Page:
Commission Seeks Input on Issues Related to Technology, Globalization


Illustration by Stuart Bradford

The ABA Commission on Ethics 20/20 will probably receive some very interesting mail over the next several weeks. The commission is seeking input by June 1 on two key issues—alternative business structures and cross-border practice—as it looks at how lawyer ethics and regulation are being affected by technology and globalization.

The commission put out issues papers on ABS (PDF) and cross-border practice (PDF) this spring. The papers don’t make formal recommendations or stake out policy positions, but they offer insight into the commission’s early thinking on the scope of recommendations it may consider in these areas.

Under the commission’s timetable, most of its recommendations will be ready for consideration by the ABA’s policymaking House of Delegates in August 2012.

The April 5 issues paper put out by the commission’s Working Group on Alternative Business Structures, for instance, confirms that the commission does not plan to consider the full range of ABS possibilities.

Alternative business structure is an umbrella term that encompasses entities in which lawyers organize with nonlawyers to provide client services that could be limited to legal services or that might include certain nonlegal services. Alternative business structures are prohibited in every U.S. jurisdiction except the District of Columbia. Alternative business structures have gained a significant foothold, however, in Canada, Australia and the United Kingdom.

In February the commission decided that allowing outside passive investment by nonlawyers in law firms—either with or without caps on the extent of such ownership—“would not be appropriate to recommend for implementation in the United States at this time, though both have been adopted elsewhere since July 2000.” Instead, the commission is seeking feedback on three specific types of ABS:

• Limited lawyer/nonlawyer partnerships. A narrow version of this approach would require the firm to limit its work to the practice of law and require that a cap be imposed on the percentage of the firm’s nonlawyer ownership. Nonlawyer owners also would be required to pass a “fit-to-own” test.

• The District of Columbia model. Its version of Rule 5.4 of the ABA Model Rules of Professional Conduct permits lawyers to form partnerships with nonlawyers that engage only in the practice of law, but does not impose a cap on nonlawyer ownership or require a fit-to-own test.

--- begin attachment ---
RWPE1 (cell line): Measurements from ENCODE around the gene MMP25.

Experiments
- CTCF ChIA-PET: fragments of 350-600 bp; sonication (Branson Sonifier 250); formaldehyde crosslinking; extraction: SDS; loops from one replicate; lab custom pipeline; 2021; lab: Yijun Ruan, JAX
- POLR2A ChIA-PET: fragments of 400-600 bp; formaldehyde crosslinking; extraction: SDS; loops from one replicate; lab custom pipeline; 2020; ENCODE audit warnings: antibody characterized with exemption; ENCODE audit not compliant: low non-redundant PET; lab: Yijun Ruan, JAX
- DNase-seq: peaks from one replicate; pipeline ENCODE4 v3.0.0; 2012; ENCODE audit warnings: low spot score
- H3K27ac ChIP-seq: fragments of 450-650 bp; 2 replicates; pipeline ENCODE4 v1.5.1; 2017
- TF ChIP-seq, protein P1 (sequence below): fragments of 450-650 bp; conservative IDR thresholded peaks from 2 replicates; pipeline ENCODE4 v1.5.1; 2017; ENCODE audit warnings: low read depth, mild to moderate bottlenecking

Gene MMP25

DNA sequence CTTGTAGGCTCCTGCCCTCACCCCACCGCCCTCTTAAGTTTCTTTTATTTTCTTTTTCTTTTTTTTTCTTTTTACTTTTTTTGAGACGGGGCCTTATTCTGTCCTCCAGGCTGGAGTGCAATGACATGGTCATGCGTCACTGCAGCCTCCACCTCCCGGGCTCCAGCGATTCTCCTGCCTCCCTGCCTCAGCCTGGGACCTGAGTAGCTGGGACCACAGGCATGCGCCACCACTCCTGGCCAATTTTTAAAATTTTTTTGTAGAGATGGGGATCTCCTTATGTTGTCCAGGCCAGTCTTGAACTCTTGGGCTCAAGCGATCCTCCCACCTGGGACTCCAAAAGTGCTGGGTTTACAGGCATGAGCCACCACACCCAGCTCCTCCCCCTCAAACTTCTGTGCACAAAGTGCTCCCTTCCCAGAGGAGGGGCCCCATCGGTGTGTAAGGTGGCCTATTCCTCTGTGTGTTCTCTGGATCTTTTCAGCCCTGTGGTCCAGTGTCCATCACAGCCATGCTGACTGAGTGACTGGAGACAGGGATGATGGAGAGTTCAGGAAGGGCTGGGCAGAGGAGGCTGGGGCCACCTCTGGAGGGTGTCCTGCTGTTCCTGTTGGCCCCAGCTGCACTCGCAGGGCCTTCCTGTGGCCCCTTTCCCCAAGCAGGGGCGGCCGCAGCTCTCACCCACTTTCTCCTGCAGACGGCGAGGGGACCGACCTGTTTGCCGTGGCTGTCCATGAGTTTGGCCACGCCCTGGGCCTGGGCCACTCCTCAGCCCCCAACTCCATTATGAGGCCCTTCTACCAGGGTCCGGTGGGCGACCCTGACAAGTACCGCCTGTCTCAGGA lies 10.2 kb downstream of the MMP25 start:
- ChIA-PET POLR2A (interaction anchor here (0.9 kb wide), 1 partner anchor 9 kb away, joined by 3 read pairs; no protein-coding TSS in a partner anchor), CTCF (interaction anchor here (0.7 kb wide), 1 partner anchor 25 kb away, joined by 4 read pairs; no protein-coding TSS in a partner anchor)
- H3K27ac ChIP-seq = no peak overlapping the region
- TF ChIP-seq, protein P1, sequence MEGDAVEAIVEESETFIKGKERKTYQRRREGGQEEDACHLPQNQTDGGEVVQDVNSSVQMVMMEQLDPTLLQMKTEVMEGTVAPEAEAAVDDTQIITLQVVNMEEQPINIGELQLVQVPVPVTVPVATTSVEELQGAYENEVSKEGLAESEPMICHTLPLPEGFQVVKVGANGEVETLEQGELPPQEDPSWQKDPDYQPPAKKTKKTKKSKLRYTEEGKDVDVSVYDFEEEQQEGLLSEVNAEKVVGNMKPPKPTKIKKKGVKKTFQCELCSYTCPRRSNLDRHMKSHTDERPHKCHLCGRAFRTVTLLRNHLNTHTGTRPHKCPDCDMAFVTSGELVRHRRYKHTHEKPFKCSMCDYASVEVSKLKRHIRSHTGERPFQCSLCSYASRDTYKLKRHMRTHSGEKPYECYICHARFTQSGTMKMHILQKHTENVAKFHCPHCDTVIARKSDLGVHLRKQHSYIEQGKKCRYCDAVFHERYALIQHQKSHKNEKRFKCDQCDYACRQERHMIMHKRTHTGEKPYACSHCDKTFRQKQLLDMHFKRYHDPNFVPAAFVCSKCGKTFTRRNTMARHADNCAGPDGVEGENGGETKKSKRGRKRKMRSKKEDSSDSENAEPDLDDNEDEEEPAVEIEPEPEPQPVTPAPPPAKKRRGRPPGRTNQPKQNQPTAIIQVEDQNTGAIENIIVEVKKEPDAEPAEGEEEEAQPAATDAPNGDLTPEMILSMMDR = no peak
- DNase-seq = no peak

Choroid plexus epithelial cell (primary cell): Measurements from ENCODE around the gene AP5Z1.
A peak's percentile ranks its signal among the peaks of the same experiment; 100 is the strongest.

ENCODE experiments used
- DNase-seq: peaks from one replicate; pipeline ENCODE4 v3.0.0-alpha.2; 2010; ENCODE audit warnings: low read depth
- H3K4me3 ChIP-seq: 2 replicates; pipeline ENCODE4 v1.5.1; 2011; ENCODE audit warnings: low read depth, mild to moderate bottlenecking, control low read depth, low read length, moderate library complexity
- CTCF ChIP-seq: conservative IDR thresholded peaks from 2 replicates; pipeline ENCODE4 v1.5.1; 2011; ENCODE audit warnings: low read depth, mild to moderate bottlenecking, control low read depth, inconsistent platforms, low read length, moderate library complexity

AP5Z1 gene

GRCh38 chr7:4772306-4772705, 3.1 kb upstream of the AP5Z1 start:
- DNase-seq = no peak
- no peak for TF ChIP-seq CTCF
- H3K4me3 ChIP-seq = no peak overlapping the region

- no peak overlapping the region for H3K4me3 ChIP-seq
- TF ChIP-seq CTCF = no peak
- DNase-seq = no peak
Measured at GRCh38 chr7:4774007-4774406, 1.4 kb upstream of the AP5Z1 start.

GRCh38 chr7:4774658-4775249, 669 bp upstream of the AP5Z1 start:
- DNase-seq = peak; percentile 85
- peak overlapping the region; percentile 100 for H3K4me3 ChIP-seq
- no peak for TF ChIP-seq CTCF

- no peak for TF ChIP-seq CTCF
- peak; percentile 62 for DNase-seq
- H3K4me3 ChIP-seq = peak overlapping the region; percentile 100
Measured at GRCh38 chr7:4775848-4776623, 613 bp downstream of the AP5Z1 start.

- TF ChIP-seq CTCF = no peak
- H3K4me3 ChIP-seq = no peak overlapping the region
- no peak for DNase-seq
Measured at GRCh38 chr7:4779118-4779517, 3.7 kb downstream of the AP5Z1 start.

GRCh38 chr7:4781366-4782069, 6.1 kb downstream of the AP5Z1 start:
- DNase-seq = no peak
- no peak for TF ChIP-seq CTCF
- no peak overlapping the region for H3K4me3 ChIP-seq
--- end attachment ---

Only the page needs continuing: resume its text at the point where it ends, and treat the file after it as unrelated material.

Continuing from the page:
• Multidisciplinary practice. Essentially this option would allow firms organized under the District of Columbia’s version of Rule 5.4 to offer both legal and nonlegal services.


Meanwhile, the Ethics 20/20 commission is expanding the scope of its look into possible rule changes for governing lawyers’ cross-border practices.

In November the commission issued a discussion draft (PDF) outlining how a lawyer from another jurisdiction might assist on a case in the context of outsourcing. And a December issues paper (PDF) seeks outside comment on whether rules on admission by motion should be revised to make it easier for lawyers to practice in jurisdictions where they are not already licensed.

The March 29 issues paper seeks comment on two more approaches to dealing with cross-border practice.

One option would be to amend Rule 5.5 of the Model Rules to authorize more domestic cross-border legal practice. The second would be to consider whether multijurisdictional practice issues should be addressed through the larger structure for regulating lawyers rather than under a single ethics rule.

“Globalization and technology are quickly transforming the legal marketplace both here and abroad,” says Andrew M. Perlman, a professor at Suffolk University Law School in Boston who serves as chief reporter to the commission. “The legal profession needs to adapt to these changes, but it’s not clear whether—or to what extent—the MJP rules need to change to ensure that lawyers can continue to provide clients the services that they need.”

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